Elon Musk’s bizarre approach to public relations leads Andrew Frankel to ask: what’s going on at Tesla?
We live in a world where the once entirely bizarre now appears almost normal, and you only have to look at its two most powerful leaders to know it. Even at the height of the Cold War there was some reassurance in the fact that the leaders of the world’s superpowers at least acted rationally. I don’t think we can say that any more.
And now, even in our own little world, we are becoming used to industry executives – up to and including the head of one of the world’s most respected brands, serving lengthy terms in prison without even being charged – let alone tried.
But then there is Tesla boss Elon Musk, whose recent performances make all of the above look pretty routine. Within the last week he has settled out of court an action brought against him concerning a farting unicorn (yes, really), and been forced to apologise to a British diver after accusing him of being a paedophile, apparently for no better reason than that said diver suggested in fairly unambiguous terms that Musk’s plan to rescue the trapped Thai boys using a mini-submarine was a publicity stunt.
But it is Musk’s most recent move, while admittedly lacking the hint of scandal, that may just hoist eyebrows to new levels, especially among those with a vested interested in seeing Tesla succeed. For he has gone to some of his suppliers and suggested it might be nice if they gave him a refund on some of the payments made to them by Tesla.
Although I have never heard of a car company trying to negotiate retroactive discounting, I understand it is a rare but not unprecedented move in the industry. For a company like Tesla, with a CEO like Musk who seeks publicity like a moth seeks a flame, this whiffs of desperation.
Tesla has one problem that is bigger than all the others combined, yet no one appears to be talking about it
What incentive is there for the suppliers to cough up? They will have their own supply network to look after, so face the choice of either taking the hit, trying to recover the cost from its customers, or telling Tesla what it can do with its request for a refund. Which must be very tempting. Their problem is that if Tesla’s position really is as precarious as this move makes it look, they don’t accede to Musk’s unorthodox appeal and Tesla goes under as a result, then they join a long list of creditors waiting to recover what they can from the ashes – which may be nothing. In the short term, therefore, they may just grin and bear it or… perhaps, more accurately, grit their teeth and wear it.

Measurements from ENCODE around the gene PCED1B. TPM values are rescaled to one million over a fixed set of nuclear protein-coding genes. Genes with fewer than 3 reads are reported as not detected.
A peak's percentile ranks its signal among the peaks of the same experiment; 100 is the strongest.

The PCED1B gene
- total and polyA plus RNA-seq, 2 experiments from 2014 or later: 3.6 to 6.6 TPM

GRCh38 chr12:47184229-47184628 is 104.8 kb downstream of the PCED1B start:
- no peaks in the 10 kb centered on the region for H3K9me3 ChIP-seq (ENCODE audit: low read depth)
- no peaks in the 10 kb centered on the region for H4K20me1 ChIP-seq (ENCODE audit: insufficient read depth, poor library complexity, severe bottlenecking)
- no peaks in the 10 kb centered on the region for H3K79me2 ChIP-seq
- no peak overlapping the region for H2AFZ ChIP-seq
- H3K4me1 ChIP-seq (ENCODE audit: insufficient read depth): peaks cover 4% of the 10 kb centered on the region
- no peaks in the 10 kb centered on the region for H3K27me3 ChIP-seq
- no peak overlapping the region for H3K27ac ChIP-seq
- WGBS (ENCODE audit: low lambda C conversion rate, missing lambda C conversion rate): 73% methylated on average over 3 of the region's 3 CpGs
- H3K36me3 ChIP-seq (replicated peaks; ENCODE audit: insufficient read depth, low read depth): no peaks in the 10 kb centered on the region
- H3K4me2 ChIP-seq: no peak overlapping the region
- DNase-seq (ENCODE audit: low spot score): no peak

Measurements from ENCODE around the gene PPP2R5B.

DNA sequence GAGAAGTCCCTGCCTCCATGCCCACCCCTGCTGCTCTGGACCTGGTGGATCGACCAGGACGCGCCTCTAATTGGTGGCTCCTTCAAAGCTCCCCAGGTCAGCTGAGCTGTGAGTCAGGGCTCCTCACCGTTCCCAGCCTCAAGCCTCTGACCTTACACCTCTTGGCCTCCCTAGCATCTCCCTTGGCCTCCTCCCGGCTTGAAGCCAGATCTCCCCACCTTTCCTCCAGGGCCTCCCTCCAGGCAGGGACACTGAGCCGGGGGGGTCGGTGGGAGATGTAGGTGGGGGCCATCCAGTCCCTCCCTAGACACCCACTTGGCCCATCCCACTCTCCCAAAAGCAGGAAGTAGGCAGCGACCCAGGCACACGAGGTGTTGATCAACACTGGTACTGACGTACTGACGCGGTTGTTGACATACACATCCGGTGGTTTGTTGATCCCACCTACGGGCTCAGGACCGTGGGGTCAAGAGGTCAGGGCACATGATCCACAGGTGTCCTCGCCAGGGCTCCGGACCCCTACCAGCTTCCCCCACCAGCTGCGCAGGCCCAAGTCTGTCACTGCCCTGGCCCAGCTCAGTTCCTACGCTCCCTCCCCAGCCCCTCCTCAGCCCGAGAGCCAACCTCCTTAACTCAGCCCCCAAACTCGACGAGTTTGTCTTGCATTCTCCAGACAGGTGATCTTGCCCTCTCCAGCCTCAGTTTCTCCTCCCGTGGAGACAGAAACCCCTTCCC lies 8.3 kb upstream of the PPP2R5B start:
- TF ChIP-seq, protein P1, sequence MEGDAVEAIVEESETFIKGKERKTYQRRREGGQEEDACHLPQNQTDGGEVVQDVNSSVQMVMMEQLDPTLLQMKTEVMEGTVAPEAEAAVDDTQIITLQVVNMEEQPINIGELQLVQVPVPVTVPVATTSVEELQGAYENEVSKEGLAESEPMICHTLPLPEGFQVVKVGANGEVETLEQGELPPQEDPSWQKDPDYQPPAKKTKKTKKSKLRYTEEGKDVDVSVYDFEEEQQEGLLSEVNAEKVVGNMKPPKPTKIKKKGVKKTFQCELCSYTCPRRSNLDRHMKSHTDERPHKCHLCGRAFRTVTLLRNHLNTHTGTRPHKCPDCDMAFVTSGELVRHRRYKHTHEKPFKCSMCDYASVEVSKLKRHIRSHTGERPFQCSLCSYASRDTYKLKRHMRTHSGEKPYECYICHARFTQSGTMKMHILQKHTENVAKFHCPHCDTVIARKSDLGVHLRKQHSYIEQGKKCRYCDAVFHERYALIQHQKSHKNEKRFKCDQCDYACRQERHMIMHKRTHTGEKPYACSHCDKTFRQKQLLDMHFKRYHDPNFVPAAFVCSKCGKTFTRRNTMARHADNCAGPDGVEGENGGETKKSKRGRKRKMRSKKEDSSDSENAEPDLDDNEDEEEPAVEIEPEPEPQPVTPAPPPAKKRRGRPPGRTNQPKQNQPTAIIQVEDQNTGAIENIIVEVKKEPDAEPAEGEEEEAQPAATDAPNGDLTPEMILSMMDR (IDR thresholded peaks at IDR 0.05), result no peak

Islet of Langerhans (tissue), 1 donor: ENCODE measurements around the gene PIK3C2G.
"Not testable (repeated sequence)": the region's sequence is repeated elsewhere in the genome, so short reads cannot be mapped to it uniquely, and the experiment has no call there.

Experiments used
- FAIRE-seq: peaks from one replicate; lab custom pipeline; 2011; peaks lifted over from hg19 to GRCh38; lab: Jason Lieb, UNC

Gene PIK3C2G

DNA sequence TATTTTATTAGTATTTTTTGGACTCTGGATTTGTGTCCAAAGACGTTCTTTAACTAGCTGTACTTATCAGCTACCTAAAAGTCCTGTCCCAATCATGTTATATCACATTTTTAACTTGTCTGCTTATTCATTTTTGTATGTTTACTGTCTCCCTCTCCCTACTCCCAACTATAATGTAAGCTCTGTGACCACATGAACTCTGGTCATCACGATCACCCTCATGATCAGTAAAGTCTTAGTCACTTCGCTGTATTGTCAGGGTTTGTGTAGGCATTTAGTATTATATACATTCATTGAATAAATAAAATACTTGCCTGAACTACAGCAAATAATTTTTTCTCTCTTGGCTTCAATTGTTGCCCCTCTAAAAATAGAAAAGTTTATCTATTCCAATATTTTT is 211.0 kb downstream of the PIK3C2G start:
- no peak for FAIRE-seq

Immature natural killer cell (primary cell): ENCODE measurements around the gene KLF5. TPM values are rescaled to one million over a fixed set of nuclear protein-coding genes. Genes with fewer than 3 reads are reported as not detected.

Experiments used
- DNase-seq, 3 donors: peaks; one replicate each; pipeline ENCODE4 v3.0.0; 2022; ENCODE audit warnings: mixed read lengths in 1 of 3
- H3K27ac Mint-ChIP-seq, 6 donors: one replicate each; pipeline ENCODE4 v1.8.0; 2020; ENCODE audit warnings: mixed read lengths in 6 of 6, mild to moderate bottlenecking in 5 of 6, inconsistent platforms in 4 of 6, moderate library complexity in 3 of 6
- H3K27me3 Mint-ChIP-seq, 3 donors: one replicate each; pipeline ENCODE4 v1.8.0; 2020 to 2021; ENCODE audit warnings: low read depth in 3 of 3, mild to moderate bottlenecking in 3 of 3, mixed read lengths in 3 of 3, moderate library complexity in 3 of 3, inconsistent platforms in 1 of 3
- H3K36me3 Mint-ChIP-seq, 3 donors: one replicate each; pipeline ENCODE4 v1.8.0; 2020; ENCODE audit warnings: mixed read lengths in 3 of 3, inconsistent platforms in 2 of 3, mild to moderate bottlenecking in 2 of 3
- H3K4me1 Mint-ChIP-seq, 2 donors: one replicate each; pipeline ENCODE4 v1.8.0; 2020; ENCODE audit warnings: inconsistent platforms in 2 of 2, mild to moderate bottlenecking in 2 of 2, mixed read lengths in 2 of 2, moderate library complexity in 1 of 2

But now after his intervention in Thailand, people are wondering whether Musk is even fit for the job. If the head of any publically-accountable European car company called someone a paedophile in front of his 22 million Twitter followers for no good reason whatsoever, my guess is he’d be out of the building that day and in a court shortly after, and rightly so. And I wonder how many of Musk’s backers are themselves considering whether they really want to be associated with a man capable of broadcasting such a profoundly awful and utterly baseless accusation, even in a fit of pique.
The problem for those who would have him removed: what would Tesla be without him?
We have seen how Apple lost momentum after the death of Steve Jobs, and by then it was one of the world’s largest companies: Tesla is not. Whatever you may think of him as a person, when Musk speaks, people not only listen, but a significant proportion of them act. Among the devotees, he enjoys a guru-like status, which is why his and Tesla’s following has remained so incredibly resilient despite all the setbacks the company has suffered in recent years trying to get the Model 3 – Tesla’s first big volume car – into mass-production.
The good news is that the Model 3 appears to be a very good car and, for now at least, production stands at the 5000 units per week always promised, albeit thanks to the line being set up in a temporary tent to do it. Yes, really, again. Tesla may yet make it over the hump, prove all its doubters wrong, and become the dominant force in the all-electric future we know is coming our way.
But it will need to be quick about it. For, to me, it seems Tesla has one problem that is bigger than all the others combined, yet no one appears to be talking about it. For the 10 years it has been in existence, and the odd BMW i3 aside, Tesla has had the premium electric car market to itself. Very shortly, that is going to change.
True, the big established car companies have lagged far behind, but it means they’ve had time to study what Tesla got right and wrong as it blazed the trail, and time to prepare carefully considered responses.
The first of these rebuttals is the Jaguar I-Pace and, to me at least, is a substantially better car than a Tesla Model S. Which means that the task facing Tesla just got a little harder, and is only going to get harder in the months and years to follow.